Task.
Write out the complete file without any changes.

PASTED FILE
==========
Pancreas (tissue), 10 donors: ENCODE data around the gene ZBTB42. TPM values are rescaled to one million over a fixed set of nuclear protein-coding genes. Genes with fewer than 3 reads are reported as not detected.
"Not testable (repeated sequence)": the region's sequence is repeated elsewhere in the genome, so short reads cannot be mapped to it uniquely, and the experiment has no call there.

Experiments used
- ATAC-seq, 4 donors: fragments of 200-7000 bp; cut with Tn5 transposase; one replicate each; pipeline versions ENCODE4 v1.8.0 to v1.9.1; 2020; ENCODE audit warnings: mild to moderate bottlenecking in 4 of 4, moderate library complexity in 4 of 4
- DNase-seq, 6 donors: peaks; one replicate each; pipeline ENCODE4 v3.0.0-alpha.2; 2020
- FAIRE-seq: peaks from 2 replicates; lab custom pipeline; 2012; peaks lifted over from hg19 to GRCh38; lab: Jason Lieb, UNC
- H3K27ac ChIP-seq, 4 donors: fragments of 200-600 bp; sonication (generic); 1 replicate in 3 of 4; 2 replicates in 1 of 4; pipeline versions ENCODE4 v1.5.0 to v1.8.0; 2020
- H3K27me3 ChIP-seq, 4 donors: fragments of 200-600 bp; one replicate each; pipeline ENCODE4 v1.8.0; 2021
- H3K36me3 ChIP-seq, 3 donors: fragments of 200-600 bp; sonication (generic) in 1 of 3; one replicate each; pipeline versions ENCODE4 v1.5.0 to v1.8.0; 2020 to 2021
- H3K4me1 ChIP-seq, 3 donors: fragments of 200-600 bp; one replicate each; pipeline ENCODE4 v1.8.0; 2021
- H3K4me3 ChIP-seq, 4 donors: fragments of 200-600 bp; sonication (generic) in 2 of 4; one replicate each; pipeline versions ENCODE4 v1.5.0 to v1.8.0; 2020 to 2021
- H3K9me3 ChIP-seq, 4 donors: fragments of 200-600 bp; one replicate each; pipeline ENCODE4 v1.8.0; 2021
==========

Pancreas (tissue), 10 donors: ENCODE data around the gene ZBTB42. TPM values are rescaled to one million over a fixed set of nuclear protein-coding genes. Genes with fewer than 3 reads are reported as not detected.
"Not testable (repeated sequence)": the region's sequence is repeated elsewhere in the genome, so short reads cannot be mapped to it uniquely, and the experiment has no call there.

Experiments used
- ATAC-seq, 4 donors: fragments of 200-7000 bp; cut with Tn5 transposase; one replicate each; pipeline versions ENCODE4 v1.8.0 to v1.9.1; 2020; ENCODE audit warnings: mild to moderate bottlenecking in 4 of 4, moderate library complexity in 4 of 4
- DNase-seq, 6 donors: peaks; one replicate each; pipeline ENCODE4 v3.0.0-alpha.2; 2020
- FAIRE-seq: peaks from 2 replicates; lab custom pipeline; 2012; peaks lifted over from hg19 to GRCh38; lab: Jason Lieb, UNC
- H3K27ac ChIP-seq, 4 donors: fragments of 200-600 bp; sonication (generic); 1 replicate in 3 of 4; 2 replicates in 1 of 4; pipeline versions ENCODE4 v1.5.0 to v1.8.0; 2020
- H3K27me3 ChIP-seq, 4 donors: fragments of 200-600 bp; one replicate each; pipeline ENCODE4 v1.8.0; 2021
- H3K36me3 ChIP-seq, 3 donors: fragments of 200-600 bp; sonication (generic) in 1 of 3; one replicate each; pipeline versions ENCODE4 v1.5.0 to v1.8.0; 2020 to 2021
- H3K4me1 ChIP-seq, 3 donors: fragments of 200-600 bp; one replicate each; pipeline ENCODE4 v1.8.0; 2021
- H3K4me3 ChIP-seq, 4 donors: fragments of 200-600 bp; sonication (generic) in 2 of 4; one replicate each; pipeline versions ENCODE4 v1.5.0 to v1.8.0; 2020 to 2021
- H3K9me3 ChIP-seq, 4 donors: fragments of 200-600 bp; one replicate each; pipeline ENCODE4 v1.8.0; 2021